24. Cheng J, Sweredoski MJ, Baldi P. Accurate prediction of protein disordered regions by mining protein structure data. Data Min Knowl Disc. 2005;11:213–222.
25. Jones DT, Ward JJ. Prediction of disordered regions in proteins from position specific score matrices. Proteins. 2003;53(Suppl. 6):573–578. [PubMed]
26. Linding R, Jensen LJ, Diella F, Bork P, Gibson TJ, Russell RB. Protein disorder prediction: implications for structural proteomics. Structure. 2003;11:1453–1459. [PubMed]
27. Vullo A, Bortolami O, Pollastri G, Tosatto SC. Spritz: a server for the prediction of intrinsically disordered regions in protein sequences using kernel machines. Nucleic Acids Res. 2006;34:W164–W168. [PMC free article] [PubMed]
28. McGuffin LJ. Intrinsic disorder prediction from the analysis of multiple protein fold recognition models. Bioinformatics. 2008;24:1798–1804. [PubMed]
29. Mizianty MJ, Stach W, Chen K, Kedarisetti KD, Disfani FM, Kurgan L. Improved sequence-based prediction of disordered regions with multilayer fusion of multiple information sources. Bioinformatics. 2010;26:i489–i496. [PMC free article] [PubMed]
30. Xue B, Dunbrack RL, Williams RW, Dunker AK, Uversky VN. PONDR-FIT: a meta-predictor of intrinsically disordered amino acids. Biochim. Biophys. Acta. 2010;1804:996–1010. [PMC free article] [PubMed]
31. Schlessinger A, Punta M, Yachdav G, Kajan L, Rost B. Improved disorder prediction by combination of orthogonal approaches. PLoS One. 2009;4:e4433. [PMC free article] [PubMed]
32. Berman H, Henrick K, Nakamura H, Markley JL. The worldwide Protein Data Bank (wwPDB): ensuring a single, uniform archive of PDB data. Nucleic Acids Res. 2007;35:D301–D303. [PMC free article] [PubMed]
33. Sickmeier M, Hamilton JA, LeGall T, Vacic V, Cortese MS, Tantos A, Szabo B, Tompa P, Chen J, Uversky VN, et al. DisProt: the database of disordered proteins. Nucleic Acids Res. 2007;35:D786–D793. [PMC free article] [PubMed]
34. Mika S, Rost B. UniqueProt: creating representative protein sequence sets. Nucleic Acids Res. 2003;31:3789–3791. [PMC free article] [PubMed]
35. Altschul SF, Madden TL, Schaffer AA, Zhang J, Zhang Z, Miller W, Lipman DJ. Gapped BLAST and PSI-BLAST: a new generation of protein database search programs. Nucleic Acids Res. 1997;25:3389–3402. [PMC free article] [PubMed]
36. Pollastri G, McLysaght A. Porter: a new, accurate server for protein secondary structure prediction. Bioinformatics. 2005;21:1719–1720. [PubMed]
37. Pollastri G, Martin AJ, Mooney C, Vullo A. Accurate prediction of protein secondary structure and solvent accessibility by consensus combiners of sequence and structure information. BMC Bioinformatics. 2007;8:201. [PMC free article] [PubMed]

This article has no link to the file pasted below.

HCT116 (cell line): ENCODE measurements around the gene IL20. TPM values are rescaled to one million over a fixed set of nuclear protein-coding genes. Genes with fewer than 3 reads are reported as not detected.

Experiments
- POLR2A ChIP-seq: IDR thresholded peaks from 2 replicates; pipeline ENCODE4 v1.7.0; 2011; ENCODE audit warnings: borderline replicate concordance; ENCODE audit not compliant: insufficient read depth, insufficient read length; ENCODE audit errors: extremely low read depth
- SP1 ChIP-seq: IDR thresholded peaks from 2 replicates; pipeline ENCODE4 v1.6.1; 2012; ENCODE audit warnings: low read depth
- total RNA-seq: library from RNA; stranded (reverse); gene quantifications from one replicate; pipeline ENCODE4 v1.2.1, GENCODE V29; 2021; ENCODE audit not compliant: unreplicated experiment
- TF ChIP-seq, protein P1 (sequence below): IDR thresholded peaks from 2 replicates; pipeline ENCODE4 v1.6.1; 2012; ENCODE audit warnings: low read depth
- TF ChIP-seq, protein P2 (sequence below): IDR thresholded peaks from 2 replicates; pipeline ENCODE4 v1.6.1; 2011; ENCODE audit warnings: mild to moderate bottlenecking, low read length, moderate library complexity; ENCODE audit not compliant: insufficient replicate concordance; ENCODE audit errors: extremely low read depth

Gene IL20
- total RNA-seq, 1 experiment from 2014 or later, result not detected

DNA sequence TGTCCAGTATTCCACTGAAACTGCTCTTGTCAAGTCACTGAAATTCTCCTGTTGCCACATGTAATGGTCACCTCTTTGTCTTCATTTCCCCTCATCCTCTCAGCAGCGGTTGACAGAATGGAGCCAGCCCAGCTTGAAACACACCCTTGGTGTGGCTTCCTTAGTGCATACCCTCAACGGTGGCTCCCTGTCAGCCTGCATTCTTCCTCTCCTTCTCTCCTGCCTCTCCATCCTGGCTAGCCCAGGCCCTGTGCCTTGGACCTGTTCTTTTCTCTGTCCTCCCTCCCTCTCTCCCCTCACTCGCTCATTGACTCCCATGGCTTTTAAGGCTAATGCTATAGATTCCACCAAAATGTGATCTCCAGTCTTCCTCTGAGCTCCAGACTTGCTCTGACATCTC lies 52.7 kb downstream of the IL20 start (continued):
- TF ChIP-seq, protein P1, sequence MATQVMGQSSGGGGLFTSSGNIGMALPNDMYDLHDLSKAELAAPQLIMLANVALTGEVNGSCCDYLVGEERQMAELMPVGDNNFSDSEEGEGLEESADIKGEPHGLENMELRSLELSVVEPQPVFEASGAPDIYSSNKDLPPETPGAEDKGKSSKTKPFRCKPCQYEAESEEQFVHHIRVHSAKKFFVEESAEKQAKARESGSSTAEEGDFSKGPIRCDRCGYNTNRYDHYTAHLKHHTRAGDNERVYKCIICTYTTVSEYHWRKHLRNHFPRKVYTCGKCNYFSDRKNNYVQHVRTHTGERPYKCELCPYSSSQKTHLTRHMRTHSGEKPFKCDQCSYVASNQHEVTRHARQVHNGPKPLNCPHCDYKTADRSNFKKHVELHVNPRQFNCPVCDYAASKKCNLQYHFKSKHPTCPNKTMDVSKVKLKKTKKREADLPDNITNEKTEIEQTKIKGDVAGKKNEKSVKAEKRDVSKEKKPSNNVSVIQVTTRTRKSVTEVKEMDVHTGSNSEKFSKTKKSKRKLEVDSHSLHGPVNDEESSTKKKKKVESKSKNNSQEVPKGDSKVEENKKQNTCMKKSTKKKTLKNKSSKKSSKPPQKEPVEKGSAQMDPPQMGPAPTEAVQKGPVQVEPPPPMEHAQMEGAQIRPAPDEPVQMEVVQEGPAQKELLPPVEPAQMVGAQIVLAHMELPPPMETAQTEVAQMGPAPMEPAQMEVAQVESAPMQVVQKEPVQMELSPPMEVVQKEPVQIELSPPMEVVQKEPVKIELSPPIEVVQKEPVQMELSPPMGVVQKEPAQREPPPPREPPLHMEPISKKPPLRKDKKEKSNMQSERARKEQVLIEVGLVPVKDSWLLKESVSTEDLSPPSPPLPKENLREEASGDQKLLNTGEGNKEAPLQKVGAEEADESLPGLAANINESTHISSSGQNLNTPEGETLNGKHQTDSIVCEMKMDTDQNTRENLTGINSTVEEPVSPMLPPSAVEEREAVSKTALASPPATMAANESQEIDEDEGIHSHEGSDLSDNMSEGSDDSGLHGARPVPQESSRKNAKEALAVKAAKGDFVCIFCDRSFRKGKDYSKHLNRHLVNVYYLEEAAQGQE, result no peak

38. Baldi P, Pollastri G. The principled design of large-scale recursive neural network rchitectures–dag-rnns and the protein structure prediction problem. J. Mach. Learn. 2003;4:575–602.
39. Noivirt-Brik O, Prilusky J, Sussman JL. Assessment of disorder predictions in CASP8. Proteins. 2009;77(Suppl. 9):210–216. [PubMed]
40. Sollich P, Krogh A. Learning with ensembles: how over-fitting can be useful. Adv. Neural Inform. Processing Sys. 1996;8:190–196.
41. Albrecht M, Tosatto SC, Lengauer T, Valle G. Simple consensus procedures are effective and sufficient in secondary structure prediction. Protein Eng. 2003;16:459–462. [PubMed]
42. Ali KM, Pazzani MJ. Error reduction through learning multiple descriptions. Mach. Learn. 1996;24:173–202.
43. Sirota FL, Ooi HS, Gattermayer T, Schneider G, Eisenhaber F, Maurer-Stroh S. Parameterization of disorder predictors for large-scale applications requiring high specificity by using an extended benchmark dataset. BMC Genomics. 2010;11(Suppl. 1):S15. [PMC free article] [PubMed]
44. Hemsley MJ, Mazzotta GM, Mason M, Dissel S, Toppo S, Pagano MA, Sandrelli F, Meggio F, Rosato E, Costa R, et al. Linear motifs in the C-terminus of D. melanogaster cryptochrome. Biochem. Biophys. Res. Commun. 2007;355:531–537. [PubMed]
45. Vanhee P, Stricher F, Baeten L, Verschueren E, Lenaerts T, Serrano L, Rousseau F, Schymkowitz J. Protein-peptide interactions adopt the same structural motifs as monomeric protein folds. Structure. 2009;17:1128–1136. [PubMed]
46. Marsella L, Sirocco F, Trovato A, Seno F, Tosatto SC. REPETITA: detection and discrimination of the periodicity of protein solenoid repeats by discrete Fourier transform. Bioinformatics. 2009;25:i289–i295. [PMC free article] [PubMed]
47. Trovato A, Seno F, Tosatto SC. The PASTA server for protein aggregation prediction. Protein Eng. Des. Sel. 2007;20:521–523. [PubMed]

Articles from Nucleic Acids Research are provided here courtesy of Oxford University Press
PubReader format: click here to try


Save items

Related citations in PubMed

See reviews...See all...

Cited by other articles in PMC

See all...


  • PubMed
    PubMed citations for these articles

Recent Activity

Your browsing activity is empty.

Activity recording is turned off.

Turn recording back on

See more...